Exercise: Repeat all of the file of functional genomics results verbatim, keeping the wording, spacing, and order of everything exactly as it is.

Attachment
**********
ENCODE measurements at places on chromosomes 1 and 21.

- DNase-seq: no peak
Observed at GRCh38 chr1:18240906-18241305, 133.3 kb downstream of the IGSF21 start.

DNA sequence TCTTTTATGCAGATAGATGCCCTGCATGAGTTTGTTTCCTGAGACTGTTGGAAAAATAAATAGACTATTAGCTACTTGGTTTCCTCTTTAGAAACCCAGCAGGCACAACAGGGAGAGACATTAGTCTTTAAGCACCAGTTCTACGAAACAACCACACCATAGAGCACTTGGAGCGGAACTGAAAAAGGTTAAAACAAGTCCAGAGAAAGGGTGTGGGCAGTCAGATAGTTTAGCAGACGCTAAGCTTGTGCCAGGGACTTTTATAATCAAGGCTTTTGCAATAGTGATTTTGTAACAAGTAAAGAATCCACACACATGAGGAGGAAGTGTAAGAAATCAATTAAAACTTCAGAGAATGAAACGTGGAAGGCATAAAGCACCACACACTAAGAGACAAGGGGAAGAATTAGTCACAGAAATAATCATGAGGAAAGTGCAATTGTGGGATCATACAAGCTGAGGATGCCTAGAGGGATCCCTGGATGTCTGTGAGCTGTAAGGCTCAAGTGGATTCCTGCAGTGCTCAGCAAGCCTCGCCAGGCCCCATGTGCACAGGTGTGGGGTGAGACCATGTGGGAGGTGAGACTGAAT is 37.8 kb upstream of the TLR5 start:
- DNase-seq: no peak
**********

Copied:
ENCODE measurements at places on chromosomes 1 and 21.

- DNase-seq: no peak
Observed at GRCh38 chr1:18240906-18241305, 133.3 kb downstream of the IGSF21 start.

DNA sequence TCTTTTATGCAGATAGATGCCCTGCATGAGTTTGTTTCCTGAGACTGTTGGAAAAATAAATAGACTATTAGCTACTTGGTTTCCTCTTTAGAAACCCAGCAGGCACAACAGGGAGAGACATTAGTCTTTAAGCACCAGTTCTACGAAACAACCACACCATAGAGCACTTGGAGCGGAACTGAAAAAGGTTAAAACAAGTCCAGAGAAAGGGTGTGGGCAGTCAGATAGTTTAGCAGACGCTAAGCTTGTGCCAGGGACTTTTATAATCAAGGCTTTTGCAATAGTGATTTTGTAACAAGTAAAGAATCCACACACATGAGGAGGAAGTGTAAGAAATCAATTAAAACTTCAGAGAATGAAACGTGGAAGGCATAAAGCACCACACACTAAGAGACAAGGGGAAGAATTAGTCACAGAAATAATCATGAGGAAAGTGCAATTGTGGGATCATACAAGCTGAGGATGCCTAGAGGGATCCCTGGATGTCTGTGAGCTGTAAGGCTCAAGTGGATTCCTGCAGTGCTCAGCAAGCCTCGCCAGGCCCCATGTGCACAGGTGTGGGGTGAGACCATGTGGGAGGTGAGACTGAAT is 37.8 kb upstream of the TLR5 start:
- DNase-seq: no peak